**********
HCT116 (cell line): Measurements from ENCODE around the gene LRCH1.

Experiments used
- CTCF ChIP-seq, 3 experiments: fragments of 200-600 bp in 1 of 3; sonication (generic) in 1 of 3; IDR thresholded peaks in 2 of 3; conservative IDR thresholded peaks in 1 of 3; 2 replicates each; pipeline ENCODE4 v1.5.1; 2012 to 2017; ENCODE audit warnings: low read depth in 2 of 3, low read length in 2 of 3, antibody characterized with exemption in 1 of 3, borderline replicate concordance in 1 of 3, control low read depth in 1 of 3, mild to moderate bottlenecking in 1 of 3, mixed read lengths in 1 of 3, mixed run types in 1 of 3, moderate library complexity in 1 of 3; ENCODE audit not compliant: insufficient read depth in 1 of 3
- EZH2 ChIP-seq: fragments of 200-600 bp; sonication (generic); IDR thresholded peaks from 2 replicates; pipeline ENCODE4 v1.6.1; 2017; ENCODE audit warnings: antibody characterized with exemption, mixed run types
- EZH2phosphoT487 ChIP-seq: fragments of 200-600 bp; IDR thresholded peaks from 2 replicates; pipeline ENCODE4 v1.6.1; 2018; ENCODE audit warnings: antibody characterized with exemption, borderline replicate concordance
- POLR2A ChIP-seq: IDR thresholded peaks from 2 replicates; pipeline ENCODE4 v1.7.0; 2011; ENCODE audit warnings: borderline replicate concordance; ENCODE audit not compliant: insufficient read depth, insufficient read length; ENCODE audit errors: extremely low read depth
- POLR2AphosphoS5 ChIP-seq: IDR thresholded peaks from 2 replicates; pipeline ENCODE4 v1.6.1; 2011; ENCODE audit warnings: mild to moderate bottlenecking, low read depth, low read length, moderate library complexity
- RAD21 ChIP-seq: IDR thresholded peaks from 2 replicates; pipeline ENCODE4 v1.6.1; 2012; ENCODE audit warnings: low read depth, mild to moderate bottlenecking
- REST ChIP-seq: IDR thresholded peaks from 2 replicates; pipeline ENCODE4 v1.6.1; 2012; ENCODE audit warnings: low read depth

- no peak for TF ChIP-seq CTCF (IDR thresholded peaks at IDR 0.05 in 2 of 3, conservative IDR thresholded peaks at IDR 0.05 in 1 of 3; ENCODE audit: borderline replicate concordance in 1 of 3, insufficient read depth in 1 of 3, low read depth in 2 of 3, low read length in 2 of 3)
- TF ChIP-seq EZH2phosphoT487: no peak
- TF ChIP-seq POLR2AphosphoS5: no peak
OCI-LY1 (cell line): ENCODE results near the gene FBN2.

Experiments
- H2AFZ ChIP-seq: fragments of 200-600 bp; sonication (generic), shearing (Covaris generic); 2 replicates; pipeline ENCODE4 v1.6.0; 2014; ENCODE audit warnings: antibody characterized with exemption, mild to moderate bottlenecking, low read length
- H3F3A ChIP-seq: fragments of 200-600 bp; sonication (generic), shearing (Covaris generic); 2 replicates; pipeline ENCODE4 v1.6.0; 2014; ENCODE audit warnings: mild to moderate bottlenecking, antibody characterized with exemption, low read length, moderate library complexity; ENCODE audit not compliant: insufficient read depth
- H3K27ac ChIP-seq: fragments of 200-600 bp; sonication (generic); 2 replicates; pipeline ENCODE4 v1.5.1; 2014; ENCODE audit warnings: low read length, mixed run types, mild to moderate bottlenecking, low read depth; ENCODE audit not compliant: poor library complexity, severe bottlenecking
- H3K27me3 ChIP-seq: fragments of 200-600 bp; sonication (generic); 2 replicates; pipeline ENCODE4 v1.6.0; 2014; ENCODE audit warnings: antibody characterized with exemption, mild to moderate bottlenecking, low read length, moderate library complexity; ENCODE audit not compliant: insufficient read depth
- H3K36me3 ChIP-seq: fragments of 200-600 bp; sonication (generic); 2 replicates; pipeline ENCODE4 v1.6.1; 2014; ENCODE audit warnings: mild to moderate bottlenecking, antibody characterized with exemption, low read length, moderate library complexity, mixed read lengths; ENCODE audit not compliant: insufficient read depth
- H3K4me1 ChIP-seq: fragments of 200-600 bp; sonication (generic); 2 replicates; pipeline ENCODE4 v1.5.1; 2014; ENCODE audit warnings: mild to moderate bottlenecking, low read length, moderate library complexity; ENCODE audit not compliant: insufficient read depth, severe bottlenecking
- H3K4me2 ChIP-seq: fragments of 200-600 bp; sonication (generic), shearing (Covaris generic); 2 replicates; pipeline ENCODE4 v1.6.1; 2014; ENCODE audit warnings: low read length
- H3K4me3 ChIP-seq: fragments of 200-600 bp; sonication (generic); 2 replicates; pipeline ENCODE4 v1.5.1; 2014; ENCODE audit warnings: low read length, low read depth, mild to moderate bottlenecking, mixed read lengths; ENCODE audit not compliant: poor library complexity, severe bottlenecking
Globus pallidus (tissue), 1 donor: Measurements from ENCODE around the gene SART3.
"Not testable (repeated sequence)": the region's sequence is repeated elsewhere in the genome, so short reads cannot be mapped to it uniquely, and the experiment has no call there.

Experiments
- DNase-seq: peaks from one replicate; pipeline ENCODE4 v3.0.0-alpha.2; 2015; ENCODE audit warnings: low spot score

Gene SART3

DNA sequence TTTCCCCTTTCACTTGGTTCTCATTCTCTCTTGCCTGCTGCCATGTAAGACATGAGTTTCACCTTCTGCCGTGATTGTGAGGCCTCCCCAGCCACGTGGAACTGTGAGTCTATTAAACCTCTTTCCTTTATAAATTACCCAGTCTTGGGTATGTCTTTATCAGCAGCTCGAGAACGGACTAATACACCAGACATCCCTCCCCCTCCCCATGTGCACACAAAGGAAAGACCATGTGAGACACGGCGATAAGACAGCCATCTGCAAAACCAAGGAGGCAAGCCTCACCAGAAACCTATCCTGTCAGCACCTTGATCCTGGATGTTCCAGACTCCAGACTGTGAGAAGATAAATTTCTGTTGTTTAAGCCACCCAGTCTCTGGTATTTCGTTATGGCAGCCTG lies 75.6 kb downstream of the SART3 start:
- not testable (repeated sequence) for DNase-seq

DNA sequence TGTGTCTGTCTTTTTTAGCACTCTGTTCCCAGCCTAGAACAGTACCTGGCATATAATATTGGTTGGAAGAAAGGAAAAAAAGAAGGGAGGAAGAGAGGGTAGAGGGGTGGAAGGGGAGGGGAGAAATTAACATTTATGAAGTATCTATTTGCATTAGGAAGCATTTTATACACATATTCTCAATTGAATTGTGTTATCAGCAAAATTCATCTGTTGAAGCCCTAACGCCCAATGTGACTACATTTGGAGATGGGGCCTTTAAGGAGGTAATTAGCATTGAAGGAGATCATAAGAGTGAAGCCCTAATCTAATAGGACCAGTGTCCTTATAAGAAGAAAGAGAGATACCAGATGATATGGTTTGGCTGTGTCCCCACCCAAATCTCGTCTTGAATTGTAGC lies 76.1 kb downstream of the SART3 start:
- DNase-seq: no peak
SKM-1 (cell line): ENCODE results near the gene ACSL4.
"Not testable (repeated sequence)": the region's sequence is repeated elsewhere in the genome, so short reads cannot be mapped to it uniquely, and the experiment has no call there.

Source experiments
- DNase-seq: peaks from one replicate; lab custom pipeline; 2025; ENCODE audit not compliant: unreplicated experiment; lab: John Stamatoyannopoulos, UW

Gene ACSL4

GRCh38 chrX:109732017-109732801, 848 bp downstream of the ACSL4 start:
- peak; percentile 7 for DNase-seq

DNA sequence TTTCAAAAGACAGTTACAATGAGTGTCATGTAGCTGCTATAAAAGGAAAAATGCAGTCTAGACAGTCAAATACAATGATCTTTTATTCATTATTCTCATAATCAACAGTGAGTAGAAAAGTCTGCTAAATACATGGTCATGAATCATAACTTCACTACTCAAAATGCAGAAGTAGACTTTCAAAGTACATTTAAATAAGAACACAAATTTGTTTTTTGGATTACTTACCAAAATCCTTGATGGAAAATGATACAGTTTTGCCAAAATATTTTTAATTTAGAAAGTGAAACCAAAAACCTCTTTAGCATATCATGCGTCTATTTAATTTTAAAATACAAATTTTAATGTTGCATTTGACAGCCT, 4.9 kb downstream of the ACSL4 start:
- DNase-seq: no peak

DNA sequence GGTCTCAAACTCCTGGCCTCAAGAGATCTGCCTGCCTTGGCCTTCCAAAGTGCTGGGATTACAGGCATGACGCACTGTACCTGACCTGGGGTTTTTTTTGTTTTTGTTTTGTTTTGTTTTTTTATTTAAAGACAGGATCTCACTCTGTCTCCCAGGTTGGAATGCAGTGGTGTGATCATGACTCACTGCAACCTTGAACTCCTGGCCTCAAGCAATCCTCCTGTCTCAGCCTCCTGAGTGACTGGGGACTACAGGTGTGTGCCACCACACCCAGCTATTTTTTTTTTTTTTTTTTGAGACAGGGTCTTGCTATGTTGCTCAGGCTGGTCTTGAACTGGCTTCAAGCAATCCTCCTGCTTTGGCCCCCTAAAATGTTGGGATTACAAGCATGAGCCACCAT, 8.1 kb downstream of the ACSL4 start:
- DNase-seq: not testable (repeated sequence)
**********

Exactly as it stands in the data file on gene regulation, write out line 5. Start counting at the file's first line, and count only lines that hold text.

- EZH2phosphoT487 ChIP-seq: fragments of 200-600 bp; IDR thresholded peaks from 2 replicates; pipeline ENCODE4 v1.6.1; 2018; ENCODE audit warnings: antibody characterized with exemption, borderline replicate concordance